Arizona passes birth certificate legislation
The Arizona legislature has passed a bill requiring presidential candidates to submit birth certificates in order to get on the state's election ballot.
Republican Governor Jan Brewer can opt whether to sign the bill into law.
A lingering "birther" conspiracy theory asserts US President Barack Obama was not born in the US and is thus ineligible to hold the office.
The bill's Republican backers insist it is not aimed at Mr Obama. Arizona is the first to state to pass such a law.
The US constitution requires the president be a "natural born citizen", a clause widely interpreted to mean born in the US or in some cases to US citizens abroad.
Mr Obama has released a certificate of live birth showing he was born in the US state of Hawaii, where officials vouch for its authenticity.
But the "birthers" claim Mr Obama was born in Kenya, his father's place of birth, or perhaps in Indonesia, where he spent several years as a child.
On Thursday, in rare remarks on the issue, Mr Obama dismissed the conspiracy theory, saying more people are worried about unemployment and fuel prices than his birth certificate.
Arizona is the first state in the nation to address the birther conspiracy with legislation, although the bill's Republican backers insisted it was not specifically aimed at Mr Obama.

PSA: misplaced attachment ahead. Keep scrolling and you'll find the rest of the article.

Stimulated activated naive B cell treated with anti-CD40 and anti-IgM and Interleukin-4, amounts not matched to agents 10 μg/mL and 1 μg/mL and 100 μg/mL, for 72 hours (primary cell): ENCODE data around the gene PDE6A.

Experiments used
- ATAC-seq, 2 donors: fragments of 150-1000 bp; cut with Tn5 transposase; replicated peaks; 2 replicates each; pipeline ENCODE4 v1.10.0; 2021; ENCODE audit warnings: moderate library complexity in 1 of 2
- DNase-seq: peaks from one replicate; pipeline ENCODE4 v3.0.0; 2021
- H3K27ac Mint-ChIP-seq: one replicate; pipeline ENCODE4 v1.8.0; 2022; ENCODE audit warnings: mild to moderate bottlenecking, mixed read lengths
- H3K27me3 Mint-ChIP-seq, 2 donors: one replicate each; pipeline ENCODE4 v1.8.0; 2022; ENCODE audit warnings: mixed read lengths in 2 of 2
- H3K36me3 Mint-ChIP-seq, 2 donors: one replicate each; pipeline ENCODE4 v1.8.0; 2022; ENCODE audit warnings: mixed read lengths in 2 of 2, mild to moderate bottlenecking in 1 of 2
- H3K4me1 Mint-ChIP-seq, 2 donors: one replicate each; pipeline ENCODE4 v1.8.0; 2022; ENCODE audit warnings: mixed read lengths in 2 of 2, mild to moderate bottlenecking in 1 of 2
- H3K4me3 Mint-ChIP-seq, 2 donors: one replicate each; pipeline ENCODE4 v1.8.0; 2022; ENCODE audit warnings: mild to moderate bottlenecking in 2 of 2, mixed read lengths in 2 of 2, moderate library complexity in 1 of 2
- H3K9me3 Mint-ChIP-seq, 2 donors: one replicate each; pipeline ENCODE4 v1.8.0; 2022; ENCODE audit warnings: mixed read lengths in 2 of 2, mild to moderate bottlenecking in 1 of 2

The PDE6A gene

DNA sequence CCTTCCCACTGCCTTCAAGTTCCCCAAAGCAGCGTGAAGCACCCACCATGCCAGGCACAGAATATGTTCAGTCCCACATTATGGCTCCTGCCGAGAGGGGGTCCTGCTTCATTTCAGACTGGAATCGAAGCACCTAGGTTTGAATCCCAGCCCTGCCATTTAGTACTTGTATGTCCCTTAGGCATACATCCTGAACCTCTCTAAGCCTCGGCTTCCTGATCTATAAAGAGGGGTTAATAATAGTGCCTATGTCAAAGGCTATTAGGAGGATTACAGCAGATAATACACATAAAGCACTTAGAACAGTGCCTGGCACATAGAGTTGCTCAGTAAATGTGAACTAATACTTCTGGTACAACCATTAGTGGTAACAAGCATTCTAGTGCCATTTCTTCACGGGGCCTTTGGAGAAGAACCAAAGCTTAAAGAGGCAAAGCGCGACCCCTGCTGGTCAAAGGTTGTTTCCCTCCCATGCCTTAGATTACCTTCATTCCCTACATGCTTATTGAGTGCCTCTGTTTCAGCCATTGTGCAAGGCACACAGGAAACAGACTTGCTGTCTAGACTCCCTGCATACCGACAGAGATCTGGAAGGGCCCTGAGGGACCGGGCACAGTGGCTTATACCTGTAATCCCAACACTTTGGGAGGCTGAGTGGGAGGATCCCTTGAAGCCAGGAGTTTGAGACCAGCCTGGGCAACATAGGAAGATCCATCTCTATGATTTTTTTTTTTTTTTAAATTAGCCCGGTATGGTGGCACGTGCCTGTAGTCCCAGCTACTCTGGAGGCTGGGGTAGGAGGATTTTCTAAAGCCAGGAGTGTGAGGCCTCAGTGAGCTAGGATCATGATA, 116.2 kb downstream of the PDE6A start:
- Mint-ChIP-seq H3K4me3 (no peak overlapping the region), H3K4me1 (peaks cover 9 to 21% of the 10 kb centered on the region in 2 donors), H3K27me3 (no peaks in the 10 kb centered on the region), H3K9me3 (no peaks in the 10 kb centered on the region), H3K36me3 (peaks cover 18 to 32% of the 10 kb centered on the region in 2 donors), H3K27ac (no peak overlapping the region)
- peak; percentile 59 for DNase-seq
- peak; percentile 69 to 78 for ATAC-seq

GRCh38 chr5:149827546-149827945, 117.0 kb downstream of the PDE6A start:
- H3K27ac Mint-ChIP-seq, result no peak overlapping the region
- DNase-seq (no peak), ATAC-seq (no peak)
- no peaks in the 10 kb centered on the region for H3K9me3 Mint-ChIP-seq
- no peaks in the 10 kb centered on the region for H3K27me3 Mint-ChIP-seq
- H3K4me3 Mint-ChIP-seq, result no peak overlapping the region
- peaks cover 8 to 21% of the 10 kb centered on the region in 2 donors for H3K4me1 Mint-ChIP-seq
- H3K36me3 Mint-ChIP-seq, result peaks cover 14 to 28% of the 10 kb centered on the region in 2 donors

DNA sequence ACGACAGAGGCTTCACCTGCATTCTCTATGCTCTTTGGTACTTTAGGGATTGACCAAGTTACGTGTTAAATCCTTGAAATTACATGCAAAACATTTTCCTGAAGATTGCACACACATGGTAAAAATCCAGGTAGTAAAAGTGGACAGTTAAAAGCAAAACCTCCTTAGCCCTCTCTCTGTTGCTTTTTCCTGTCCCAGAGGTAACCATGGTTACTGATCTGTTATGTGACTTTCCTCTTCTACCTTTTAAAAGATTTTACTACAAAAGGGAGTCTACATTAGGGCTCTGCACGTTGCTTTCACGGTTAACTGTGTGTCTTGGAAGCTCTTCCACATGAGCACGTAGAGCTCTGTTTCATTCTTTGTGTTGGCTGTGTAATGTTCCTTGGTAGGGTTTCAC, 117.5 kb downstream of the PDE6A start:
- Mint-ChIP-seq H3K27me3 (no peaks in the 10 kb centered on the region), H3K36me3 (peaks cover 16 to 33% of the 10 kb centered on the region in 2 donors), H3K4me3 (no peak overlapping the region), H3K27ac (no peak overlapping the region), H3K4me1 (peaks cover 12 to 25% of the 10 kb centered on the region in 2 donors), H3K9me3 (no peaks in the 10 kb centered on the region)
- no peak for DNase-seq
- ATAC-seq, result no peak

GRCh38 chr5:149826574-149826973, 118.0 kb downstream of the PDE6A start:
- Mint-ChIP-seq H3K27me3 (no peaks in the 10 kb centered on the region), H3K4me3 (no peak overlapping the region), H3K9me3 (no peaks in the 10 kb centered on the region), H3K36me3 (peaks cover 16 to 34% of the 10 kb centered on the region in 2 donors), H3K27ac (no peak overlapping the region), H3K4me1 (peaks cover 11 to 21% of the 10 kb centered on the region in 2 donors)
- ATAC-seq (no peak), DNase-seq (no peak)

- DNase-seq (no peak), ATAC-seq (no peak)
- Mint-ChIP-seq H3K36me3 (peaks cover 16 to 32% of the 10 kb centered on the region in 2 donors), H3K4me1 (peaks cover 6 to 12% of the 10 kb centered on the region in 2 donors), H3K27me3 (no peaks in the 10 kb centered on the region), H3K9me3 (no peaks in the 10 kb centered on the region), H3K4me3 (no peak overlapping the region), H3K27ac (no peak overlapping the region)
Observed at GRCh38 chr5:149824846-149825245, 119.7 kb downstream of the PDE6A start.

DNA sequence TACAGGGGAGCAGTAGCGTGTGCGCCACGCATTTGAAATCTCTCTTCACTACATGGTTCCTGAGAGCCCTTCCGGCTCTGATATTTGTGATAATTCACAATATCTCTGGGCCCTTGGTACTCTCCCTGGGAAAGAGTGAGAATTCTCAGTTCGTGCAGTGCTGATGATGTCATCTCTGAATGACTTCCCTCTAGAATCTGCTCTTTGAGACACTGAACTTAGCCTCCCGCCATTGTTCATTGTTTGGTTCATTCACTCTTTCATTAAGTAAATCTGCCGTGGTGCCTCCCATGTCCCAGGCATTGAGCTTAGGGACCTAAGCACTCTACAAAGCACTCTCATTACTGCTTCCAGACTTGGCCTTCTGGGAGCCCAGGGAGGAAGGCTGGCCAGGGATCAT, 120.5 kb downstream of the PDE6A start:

"It's essential that we bring back the integrity to the office," Republican State Representative Judy Burges said during debate.
The bill would require national political parties to submit affidavits affirming their presidential candidates are "natural born" citizens and to provide a "long form birth certificate" listing the name of the hospital and the attending physician.
If the candidate does not possess that document, the candidate can provide a baptismal or circumcision certificate, hospital birth record, mother's post-partum medical record or early census record.
Ms Brewer could opt either to sign the bill into law, to allow it to become law without her signature, or to veto it.
Democratic Representative Ruben Gallego voted against the bill and said he was embarrassed it had passed.
"Arizona is the first state to pass a birther bill," he told the Arizona Republic newspaper. "We look pretty much backward."
The birther conspiracy has simmered at the fringes of American politics since before the 2008 presidential election, despite repeated assertions by Hawaiian officials that Mr Obama's birth certificate plainly states he was born in the US state.
In August, a CNN poll found 11% of Americans believed Mr Obama was "definitely" born in another country and 16% "probably" born elsewhere. For Republicans, the numbers were 14% and 27%, respectively.
Real estate mogul and television personality Donald Trump has been promoting himself as a possible presidential candidate, in part by questioning Mr Obama's citizenship.
The move has vaulted Mr Trump to near the top of the polls of potential Republican presidential candidates, but has also been dismissed by political figures in Washington.
"I don't think he is really serious when we see a campaign launched on the birther issue," Republican House Majority Leader Eric Cantor said on Wednesday.